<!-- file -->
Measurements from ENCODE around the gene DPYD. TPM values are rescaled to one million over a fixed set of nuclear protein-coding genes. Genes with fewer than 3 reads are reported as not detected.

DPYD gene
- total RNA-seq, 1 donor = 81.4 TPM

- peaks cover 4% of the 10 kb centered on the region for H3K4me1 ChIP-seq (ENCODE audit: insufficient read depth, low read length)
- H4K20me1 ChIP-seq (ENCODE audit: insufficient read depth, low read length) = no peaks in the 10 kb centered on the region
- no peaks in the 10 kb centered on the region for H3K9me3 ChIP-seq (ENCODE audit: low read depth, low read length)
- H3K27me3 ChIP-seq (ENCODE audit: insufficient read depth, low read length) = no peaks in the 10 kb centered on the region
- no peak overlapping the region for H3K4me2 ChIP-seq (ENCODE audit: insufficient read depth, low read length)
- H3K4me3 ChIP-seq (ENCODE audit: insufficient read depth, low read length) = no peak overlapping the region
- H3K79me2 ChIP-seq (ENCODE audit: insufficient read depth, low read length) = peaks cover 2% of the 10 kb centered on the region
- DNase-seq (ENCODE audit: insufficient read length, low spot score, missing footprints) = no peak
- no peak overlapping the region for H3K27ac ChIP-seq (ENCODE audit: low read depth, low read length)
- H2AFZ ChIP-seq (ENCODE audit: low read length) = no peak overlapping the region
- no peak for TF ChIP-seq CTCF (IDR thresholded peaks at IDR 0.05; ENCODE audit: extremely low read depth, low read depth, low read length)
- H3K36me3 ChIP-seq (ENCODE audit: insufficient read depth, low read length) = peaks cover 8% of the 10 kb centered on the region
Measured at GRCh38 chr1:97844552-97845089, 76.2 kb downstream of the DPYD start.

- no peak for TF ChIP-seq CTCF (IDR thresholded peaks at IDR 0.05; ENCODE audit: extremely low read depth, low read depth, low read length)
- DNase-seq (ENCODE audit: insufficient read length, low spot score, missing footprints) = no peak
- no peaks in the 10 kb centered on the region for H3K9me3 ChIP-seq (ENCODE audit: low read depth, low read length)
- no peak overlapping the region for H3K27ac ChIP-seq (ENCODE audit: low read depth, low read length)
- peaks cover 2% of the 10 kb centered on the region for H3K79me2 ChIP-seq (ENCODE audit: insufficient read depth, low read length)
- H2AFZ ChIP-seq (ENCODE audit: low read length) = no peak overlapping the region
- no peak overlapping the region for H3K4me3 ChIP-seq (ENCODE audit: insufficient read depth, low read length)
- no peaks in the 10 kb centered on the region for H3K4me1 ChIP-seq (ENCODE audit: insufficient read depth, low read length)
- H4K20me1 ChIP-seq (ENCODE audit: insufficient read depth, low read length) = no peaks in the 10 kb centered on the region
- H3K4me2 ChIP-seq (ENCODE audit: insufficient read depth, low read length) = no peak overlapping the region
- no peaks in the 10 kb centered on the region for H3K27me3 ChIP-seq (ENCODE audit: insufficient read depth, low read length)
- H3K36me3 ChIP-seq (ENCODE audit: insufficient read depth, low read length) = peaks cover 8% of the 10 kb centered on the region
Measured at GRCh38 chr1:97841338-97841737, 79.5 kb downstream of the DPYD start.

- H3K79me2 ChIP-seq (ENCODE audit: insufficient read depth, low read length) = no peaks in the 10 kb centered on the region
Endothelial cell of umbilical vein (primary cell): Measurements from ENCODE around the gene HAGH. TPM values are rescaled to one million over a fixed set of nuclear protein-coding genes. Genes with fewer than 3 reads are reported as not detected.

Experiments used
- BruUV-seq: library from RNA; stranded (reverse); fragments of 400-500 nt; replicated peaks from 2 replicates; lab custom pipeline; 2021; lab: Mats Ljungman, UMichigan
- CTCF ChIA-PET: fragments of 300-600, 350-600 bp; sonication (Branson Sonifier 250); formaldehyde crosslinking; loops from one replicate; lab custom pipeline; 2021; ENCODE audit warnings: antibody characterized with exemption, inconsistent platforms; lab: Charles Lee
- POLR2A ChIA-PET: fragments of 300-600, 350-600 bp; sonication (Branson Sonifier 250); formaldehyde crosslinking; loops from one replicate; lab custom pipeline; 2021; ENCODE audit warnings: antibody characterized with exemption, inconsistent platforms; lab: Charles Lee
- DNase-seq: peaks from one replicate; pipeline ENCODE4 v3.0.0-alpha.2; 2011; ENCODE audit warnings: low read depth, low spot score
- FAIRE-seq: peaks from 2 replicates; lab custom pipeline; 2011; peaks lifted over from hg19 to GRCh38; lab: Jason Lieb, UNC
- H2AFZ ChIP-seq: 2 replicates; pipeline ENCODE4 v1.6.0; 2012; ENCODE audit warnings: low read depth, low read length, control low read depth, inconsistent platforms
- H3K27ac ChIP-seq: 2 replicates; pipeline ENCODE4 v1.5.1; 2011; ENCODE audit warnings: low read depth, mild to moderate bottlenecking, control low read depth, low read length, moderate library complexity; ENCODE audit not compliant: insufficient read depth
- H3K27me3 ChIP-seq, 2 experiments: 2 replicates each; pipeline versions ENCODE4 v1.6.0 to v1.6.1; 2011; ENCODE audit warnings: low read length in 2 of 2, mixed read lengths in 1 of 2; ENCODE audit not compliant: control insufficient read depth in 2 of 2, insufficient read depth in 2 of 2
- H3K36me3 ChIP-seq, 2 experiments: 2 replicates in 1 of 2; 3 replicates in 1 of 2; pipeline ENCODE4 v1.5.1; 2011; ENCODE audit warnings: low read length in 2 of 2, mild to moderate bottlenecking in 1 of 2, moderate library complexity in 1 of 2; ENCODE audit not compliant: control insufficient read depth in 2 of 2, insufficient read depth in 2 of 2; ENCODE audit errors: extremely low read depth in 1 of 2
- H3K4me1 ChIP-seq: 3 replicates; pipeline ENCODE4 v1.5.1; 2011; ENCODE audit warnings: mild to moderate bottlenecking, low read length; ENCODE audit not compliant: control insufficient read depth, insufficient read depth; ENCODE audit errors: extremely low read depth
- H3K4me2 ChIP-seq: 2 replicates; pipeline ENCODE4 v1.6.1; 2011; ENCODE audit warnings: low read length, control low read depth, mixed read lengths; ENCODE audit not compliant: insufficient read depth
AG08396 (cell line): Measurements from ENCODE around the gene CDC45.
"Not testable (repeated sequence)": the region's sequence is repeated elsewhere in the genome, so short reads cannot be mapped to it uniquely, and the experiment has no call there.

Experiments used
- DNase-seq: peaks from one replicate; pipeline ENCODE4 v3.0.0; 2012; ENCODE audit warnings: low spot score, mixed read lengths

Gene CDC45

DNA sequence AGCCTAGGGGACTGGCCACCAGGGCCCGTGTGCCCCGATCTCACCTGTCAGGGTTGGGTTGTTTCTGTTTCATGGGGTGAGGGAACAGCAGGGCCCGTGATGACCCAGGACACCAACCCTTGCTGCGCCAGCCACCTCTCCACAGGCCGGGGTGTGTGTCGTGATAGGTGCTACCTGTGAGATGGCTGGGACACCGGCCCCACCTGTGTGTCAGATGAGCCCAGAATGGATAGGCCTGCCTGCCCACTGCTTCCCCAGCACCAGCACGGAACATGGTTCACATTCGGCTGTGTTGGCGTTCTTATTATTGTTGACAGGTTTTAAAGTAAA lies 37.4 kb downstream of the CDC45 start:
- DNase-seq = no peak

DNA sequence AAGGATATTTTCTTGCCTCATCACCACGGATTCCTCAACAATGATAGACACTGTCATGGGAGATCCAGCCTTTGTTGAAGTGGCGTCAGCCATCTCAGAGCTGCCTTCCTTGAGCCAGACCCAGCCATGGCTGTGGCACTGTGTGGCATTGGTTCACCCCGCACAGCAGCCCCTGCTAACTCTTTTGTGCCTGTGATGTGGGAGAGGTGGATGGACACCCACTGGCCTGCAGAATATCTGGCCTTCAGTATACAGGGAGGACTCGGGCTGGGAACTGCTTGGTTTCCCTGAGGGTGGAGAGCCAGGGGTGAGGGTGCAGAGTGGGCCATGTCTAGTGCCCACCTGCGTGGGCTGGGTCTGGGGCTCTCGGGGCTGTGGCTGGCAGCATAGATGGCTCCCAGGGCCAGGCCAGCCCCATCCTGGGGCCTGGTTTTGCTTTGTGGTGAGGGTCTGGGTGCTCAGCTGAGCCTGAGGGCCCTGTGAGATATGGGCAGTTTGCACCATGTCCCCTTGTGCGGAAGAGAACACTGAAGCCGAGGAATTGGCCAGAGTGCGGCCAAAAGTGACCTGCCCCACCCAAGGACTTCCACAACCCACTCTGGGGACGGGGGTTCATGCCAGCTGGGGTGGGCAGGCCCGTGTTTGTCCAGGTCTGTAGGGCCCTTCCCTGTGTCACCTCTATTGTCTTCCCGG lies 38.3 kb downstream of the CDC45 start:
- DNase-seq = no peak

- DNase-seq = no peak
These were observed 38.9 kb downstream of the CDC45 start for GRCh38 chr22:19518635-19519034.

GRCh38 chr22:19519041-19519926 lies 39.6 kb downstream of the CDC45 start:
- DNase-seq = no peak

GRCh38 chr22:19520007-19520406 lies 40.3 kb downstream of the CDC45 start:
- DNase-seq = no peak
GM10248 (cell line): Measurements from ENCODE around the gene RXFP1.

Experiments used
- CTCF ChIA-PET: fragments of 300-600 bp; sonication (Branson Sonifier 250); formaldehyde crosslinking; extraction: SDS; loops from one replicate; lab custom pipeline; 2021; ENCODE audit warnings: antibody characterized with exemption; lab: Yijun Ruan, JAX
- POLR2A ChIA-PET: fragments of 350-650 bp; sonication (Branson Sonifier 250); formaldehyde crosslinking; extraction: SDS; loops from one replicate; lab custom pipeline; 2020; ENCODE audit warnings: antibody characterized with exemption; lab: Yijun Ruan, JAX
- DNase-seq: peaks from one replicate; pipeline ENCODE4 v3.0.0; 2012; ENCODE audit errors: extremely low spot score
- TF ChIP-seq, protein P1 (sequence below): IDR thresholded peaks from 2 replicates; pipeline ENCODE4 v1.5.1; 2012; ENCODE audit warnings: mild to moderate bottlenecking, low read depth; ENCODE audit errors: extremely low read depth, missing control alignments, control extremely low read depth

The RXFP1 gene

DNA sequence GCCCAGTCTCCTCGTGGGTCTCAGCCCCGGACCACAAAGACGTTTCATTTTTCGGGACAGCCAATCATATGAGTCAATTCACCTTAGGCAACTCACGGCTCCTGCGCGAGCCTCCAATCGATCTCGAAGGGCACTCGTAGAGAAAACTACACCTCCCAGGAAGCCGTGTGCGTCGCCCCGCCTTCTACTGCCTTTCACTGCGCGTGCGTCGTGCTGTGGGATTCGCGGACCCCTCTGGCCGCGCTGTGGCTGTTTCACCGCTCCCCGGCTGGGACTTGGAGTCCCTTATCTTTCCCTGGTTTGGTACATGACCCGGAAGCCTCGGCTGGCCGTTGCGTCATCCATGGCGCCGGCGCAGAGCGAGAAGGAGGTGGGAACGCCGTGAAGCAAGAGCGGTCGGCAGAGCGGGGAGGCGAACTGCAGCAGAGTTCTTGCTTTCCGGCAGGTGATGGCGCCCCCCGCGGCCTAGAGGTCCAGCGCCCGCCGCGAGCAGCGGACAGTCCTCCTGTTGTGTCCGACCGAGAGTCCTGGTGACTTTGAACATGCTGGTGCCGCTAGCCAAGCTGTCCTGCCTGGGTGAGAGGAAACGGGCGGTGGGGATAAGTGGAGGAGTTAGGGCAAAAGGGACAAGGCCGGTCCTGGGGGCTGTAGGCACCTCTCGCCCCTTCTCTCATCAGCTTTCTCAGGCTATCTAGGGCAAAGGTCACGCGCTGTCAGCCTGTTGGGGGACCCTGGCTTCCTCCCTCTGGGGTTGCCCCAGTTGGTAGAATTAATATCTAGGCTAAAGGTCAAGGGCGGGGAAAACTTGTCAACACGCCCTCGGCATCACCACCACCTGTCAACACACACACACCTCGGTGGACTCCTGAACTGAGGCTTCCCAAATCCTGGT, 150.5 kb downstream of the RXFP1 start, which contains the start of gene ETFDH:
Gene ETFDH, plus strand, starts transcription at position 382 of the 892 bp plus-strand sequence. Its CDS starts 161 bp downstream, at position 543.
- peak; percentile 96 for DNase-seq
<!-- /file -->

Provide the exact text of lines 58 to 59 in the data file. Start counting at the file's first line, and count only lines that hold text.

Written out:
- DNase-seq = no peak
GM10248 (cell line): Measurements from ENCODE around the gene RXFP1.